Given the HUGE amount of information gathered since the current YCC nomenclature was created, I do feel that a major change is long overdue. I think about the older Dewey Decimal library system and how it was changed to the Library of Congress system. While there was a LOT of opposition to this initially, the library system has (by and large) changed to reflect the vast quantity of information (which the Dewey Decimal system was no longer able to handle).

It is entirely possible this new system may be the SNP-based clade name we are currently using, but it is also possible a major revamp of the old system, or a completely new system may be needed. One huge advantage of the old system was that it allowed a fairly easy path to trace the parent clades & subclades. As such, a modified system (such as proposed by Robert Casey) may fit the bill, IMHO.

We're going to continue to disagree about this.

Sure, there's been a huge increase in information, but making a major change in the nomenclature won't reduce it. It'll just regroup it all under different headings, which I do not see as helpful.

Wing Genealogist
02-02-2021, 11:43 AM
I am entirely comfortable with agreeing to disagree on this (and any other) issue. :beerchug:

IMHO, the fact there has been a huge increase in information is precisely why major changes should be explored. While it won't reduce the change, it may help reduce the current confusion caused by the constant changes in the old system. Unlike you, I do see this as helpful.

rms2
02-02-2021, 02:57 PM
Big changes would only confuse things without reducing the actual size and complexity of the tree and would render past scientific papers indecipherable without some sort of companion guidebook to the changes or "Google Translate" app.

Besides that, as I mentioned before, some of us are kind of attached to the names of our haplogroups. I don't want well-meaning do-gooders to come along and screw that up.

In my experience, almost nothing is worse than someone who wants to do something against your will to you for your own good.

MitchellSince1893
02-02-2021, 05:33 PM
Just to give a feel for what we are talking about on how widespread r1b is in scientific papers.
A search for R1b in google scholar



A major Y-chromosome haplogroup R1b Holocene era founder effect in Central and Western Europe
cited 273 times


Haplogroup prediction from Y-STR values using an allele-frequency approachCited 106 times


Human Y chromosome haplogroup R-V88: a paternal genetic record of early mid Holocene trans-Saharan connections and the spread of Chadic languages Cited 124 times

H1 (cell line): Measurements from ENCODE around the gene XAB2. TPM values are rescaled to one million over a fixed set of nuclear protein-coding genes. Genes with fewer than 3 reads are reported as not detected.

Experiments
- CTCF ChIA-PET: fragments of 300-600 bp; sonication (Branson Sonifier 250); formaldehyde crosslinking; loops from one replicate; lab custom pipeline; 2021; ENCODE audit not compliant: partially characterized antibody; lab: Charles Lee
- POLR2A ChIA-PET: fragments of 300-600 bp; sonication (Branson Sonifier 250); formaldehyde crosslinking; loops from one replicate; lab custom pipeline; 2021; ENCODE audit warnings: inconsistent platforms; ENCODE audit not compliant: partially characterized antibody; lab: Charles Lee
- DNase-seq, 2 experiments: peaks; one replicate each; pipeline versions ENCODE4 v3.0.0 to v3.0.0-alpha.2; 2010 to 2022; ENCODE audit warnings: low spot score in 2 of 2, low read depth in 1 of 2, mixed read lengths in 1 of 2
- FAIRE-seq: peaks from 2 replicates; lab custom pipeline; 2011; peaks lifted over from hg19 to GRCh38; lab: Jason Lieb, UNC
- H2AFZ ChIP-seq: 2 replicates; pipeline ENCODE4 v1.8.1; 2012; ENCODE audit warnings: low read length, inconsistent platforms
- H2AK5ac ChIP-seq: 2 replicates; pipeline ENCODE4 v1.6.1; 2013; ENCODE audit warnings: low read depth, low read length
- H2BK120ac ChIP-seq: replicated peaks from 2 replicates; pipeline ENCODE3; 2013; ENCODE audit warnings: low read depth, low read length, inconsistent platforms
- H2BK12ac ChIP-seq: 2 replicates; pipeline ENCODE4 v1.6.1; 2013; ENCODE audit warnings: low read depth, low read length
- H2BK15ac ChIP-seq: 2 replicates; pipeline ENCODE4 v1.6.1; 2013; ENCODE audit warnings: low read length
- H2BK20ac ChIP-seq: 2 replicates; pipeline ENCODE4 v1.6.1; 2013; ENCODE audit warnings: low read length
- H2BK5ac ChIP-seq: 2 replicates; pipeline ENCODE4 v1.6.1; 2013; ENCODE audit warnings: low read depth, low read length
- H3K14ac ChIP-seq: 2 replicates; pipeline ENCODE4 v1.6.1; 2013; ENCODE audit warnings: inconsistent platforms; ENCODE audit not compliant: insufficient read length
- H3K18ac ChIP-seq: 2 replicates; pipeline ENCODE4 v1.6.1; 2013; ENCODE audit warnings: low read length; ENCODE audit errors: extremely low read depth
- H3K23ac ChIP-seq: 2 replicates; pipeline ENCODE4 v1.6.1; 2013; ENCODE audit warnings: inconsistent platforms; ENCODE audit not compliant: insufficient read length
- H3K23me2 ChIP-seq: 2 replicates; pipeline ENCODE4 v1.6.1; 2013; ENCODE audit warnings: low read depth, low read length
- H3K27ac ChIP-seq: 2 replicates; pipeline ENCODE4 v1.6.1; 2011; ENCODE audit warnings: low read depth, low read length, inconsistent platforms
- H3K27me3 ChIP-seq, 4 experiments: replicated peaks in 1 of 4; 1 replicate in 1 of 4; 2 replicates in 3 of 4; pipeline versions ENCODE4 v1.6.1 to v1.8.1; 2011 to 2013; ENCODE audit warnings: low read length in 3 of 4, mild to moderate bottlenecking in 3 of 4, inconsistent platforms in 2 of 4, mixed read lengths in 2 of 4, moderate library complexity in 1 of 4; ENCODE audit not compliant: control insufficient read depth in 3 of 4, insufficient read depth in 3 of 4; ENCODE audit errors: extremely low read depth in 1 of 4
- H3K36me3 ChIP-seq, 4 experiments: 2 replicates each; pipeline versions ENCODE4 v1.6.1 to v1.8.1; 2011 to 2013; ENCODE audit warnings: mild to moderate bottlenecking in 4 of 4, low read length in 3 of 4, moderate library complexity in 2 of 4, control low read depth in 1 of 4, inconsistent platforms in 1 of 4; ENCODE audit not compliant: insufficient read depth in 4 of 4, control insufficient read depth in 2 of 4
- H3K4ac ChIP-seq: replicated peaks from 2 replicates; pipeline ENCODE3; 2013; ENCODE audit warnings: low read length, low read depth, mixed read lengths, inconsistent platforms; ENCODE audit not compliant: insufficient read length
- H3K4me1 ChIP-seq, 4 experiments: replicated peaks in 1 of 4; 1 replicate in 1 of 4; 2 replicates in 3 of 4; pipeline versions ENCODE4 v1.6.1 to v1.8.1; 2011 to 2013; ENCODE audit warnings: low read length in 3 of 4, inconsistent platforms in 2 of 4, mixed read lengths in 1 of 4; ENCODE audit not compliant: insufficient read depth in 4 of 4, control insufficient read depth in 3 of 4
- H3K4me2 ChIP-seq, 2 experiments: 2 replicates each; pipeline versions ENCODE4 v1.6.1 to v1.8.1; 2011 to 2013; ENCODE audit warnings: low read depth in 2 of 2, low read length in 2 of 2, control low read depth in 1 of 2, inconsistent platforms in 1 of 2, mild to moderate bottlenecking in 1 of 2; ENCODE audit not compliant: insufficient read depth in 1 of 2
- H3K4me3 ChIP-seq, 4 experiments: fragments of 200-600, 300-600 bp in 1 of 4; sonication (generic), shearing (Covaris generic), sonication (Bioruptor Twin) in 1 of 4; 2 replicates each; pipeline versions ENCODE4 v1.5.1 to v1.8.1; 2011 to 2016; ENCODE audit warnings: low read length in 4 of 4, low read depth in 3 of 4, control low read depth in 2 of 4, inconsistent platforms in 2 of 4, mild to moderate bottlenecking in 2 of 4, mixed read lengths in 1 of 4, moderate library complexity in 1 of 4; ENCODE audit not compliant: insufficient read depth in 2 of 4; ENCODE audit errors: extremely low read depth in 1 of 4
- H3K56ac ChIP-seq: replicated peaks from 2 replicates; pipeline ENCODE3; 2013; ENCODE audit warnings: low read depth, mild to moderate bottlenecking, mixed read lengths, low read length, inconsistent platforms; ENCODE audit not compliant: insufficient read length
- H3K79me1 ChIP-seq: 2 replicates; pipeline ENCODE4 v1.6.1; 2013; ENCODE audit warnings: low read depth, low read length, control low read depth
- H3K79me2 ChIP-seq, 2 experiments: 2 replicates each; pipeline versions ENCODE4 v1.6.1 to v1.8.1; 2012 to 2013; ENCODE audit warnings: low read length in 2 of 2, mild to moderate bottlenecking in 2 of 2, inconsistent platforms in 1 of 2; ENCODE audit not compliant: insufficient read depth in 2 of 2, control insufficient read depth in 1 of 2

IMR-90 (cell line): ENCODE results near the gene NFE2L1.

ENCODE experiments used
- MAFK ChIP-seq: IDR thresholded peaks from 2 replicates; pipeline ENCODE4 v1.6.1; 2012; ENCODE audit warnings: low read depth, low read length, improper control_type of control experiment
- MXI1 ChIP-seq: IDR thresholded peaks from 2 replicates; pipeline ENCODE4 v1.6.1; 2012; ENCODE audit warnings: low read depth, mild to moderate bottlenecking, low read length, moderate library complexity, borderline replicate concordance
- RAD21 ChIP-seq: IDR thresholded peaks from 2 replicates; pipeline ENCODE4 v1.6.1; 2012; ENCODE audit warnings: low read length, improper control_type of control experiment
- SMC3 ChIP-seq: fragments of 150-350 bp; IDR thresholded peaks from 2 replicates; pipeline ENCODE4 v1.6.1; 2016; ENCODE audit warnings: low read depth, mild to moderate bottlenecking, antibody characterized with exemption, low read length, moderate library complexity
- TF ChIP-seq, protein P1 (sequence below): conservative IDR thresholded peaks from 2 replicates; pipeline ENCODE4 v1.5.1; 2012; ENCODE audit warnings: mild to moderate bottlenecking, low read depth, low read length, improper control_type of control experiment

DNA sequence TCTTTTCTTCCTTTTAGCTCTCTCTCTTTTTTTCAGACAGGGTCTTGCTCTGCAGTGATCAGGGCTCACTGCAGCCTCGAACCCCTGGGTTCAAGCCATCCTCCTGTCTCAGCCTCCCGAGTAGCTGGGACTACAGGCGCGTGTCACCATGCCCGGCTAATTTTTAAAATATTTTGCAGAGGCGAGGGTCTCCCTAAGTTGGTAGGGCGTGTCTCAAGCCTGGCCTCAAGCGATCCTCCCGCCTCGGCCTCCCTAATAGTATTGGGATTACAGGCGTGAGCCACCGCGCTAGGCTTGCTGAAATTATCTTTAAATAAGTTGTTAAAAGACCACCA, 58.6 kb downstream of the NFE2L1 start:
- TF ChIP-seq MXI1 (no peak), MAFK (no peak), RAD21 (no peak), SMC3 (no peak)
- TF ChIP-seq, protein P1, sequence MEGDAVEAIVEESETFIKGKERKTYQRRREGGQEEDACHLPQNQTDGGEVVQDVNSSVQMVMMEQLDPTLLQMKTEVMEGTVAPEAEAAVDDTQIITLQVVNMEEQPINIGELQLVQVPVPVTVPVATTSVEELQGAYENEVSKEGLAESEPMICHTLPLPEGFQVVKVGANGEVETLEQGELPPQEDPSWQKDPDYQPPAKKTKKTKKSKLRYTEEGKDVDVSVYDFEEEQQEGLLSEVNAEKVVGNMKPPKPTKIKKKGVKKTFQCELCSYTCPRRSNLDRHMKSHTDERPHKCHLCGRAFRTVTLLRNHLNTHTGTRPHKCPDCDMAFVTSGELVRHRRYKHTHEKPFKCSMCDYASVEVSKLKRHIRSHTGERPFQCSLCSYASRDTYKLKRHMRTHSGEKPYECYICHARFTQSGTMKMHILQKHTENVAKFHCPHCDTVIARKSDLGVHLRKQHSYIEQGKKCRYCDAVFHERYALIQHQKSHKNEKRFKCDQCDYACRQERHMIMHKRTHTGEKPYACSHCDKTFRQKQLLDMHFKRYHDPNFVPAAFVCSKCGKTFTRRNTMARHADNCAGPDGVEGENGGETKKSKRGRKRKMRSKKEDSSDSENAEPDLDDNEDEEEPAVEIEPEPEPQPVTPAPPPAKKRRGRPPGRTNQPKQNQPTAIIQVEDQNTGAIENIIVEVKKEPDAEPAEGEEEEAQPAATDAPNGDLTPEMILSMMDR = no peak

Haplogroup prediction from Y-STR values using a Bayesian-allele-frequency approachCited 160 times


Massive migration from the steppe was a source for Indo-European languages in EuropeCited 1221 times


The Beaker phenomenon and the genomic transformation of northwest Europe Cited 326 times


Neolithic and Bronze Age migration to Ireland and establishment of the insular Atlantic genomeCited 185 times


Human Y-chromosome variation in the genome-sequencing eraCited 95 times

Off topic but, This is only cited 2 times looks interesting

Possible correlation between COVID-19 contagion and Y-DNA Haplogroup R1b
S Schillaci - 2020

R1b has been used since ~2000. https://kuscholarworks.ku.edu/handle/1808/16277

Expecting the scientific community to now switch to something else after 20+ years of use, doesn't appear to be realistic. From this perspective it appears the "R1b" boat has already set sail.

MitchellSince1893
02-02-2021, 06:28 PM
Right, and there's quite a bit of difference in the distribution and ancient histories of I1 and I2 (not that I'm an expert on either).


Before a reclassification in 2008,[19] the group (I1) was known as I1a, a name that has since been reassigned to a primary branch, haplogroup I-DF29. The other primary branches of I1 (M253) are I1b (S249/Z131) and I1c (Y18119/Z17925).

Haplogroup I-M438, also known aka I2 was known as I1b prior to 2008.
That's a great example of the confusion caused when some one decides to switch things up. I have had multiple occasions where this switch has caused me confusion when doing research on my maternal grandfather's y-dna group (currently I2 aka old I1b). I have to remind myself of when the switch occurred and research which version of ISOGG said source is using.

rms2
02-02-2021, 07:49 PM
. . .

Expecting the scientific community to now switch to something else after 20+ years of use, doesn't appear to be realistic. From this perspective it appears the "R1b" boat has already set sail.

Thank God!

Long may it prove seaworthy!